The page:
Mac boot menu recommendations?

Hey there Mac geeks: a question.

I’ve got BootCamp running on my Mac Pro, and can get the menu for OSX vs Windows… but only if I remember to hold down the Alt key while booting.

Mac boot menu

What’s the best way to get this to appear (with a timeout, preferably) automatically?

It doesn’t look like BootCamp will do it.

Two alternative boot menus appear to be

rEFIt

and rEFInd

Any recommendations, or other suggestions?

(To clarify: I want to keep OSX as the default, but I want the computer to prompt — without having to hold down the Alt key at a specific time — to visibly allow the user to override it. Like Windows does with its boot menu when you have multiple operating systems installed.)

Update: Via Twitter, one vote for rEDInd, and a bunch of unhelpful comments asking me why I’d want to boot a Mac into Windows :-/

4 thoughts on “Mac boot menu recommendations?

  1. Felix Alexander

    I use rEFit to boot into Linux by default on my Mac. I’m quite happy with it; I installed it, configured it, and it works brilliantly. To boot into MacOS by default you won’t even need to configure it. Peace of cake, and not a single bug in the nearly five years I’ve had this computer.

    (The real question is, why would anyone want to boot into MacOS on a Mac? Their hardware is nice and competitive, but their operating system operates you.)

  2. Daniel

    Thanks @Felix. I ended up with rEFInd; I gather it’s a fork from rEFIt. It seems to work okay; I did need to adjust it to delay a couple of seconds before scanning for bootable drives; I think the drive I have Windows on was taking an extra second to spin up.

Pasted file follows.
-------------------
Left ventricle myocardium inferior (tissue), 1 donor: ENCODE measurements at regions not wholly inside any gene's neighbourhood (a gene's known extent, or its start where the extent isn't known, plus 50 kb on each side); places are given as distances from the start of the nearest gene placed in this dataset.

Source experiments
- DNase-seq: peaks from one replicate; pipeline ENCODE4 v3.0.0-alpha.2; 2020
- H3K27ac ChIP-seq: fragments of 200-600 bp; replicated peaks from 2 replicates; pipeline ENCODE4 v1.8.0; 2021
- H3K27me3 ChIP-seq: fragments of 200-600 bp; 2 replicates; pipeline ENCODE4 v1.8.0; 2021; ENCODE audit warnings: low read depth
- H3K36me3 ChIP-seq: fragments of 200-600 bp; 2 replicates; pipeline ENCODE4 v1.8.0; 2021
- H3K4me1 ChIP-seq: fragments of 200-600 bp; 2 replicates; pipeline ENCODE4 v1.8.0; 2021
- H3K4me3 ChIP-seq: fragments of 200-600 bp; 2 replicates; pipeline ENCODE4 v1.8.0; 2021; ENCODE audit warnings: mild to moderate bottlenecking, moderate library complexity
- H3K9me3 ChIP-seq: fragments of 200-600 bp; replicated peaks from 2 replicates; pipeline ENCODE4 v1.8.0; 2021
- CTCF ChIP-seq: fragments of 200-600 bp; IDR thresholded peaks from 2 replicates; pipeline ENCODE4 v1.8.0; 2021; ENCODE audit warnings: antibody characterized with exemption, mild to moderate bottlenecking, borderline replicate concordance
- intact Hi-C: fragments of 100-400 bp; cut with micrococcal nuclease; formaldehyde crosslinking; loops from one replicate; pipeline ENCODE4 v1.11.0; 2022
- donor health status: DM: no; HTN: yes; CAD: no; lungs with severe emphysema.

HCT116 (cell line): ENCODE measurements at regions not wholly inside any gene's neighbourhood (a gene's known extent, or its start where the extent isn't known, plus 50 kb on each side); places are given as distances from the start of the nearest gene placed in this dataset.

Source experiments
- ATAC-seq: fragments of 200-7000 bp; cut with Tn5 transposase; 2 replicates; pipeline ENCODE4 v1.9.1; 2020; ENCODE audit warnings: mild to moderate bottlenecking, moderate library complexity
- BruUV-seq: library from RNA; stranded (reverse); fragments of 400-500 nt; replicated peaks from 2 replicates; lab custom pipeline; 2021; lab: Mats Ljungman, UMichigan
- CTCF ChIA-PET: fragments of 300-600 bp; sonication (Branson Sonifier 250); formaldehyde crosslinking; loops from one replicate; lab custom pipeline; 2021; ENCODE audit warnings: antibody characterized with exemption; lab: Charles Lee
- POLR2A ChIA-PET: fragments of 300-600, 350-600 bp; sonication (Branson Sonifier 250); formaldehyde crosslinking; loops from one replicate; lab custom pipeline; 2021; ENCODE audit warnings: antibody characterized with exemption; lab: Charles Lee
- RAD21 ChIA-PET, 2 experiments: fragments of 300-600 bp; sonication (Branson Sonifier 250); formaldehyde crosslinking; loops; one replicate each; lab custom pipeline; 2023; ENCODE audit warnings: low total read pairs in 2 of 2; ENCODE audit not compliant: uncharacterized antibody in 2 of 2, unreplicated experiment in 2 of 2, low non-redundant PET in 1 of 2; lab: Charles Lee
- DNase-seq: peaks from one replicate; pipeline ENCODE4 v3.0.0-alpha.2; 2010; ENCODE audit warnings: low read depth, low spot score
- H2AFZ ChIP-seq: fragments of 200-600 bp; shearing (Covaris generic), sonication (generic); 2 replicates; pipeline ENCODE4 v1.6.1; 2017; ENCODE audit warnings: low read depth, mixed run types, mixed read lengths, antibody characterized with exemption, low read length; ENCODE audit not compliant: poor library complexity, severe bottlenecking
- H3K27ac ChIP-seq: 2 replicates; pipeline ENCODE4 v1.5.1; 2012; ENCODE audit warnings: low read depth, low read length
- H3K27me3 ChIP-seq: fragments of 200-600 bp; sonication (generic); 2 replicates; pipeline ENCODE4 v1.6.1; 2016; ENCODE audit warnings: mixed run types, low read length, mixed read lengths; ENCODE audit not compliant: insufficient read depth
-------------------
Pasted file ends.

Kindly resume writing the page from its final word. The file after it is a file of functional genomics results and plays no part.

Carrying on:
One catch; I have a third drive from a dead Windows machine in there as well, and it detects that and adds an unnecessary Windows option to the menu. Haven’t yet figured out how to hide that; the config to not scan particular partitions doesn’t seem to be working for me. No biggie; will ask via the rEFInd forums at some stage for help.

  3. Philip

    On a tangent somewhat, and I don’t understand these things much, but I do find it strange that the PowerPC was invented (and I do remember those days) and trumpeted as the solution to the compatibility problems facing users of personal computers. It was supposed to be compatible with everything. But a PowerPC Mac (which I have – a G4) can’t run Windows. And a newer Intel Mac can run Windows. So we had to move away from the device that was designed to do everything, so that we could do everything. Or have I misinterpreted things?

  4. daniel Post author

    @Philip, interesting point. According to Wikipedia, Windows 3.51 and 4.0 were released for PowerPC, but they gained virtually no application support from developers, and Microsoft pulled support for the platform pretty quickly. http://en.wikipedia.org/wiki/PowerPC

    (Windows 4.0 was pretty good. Worth a try finding it and getting it to run?)

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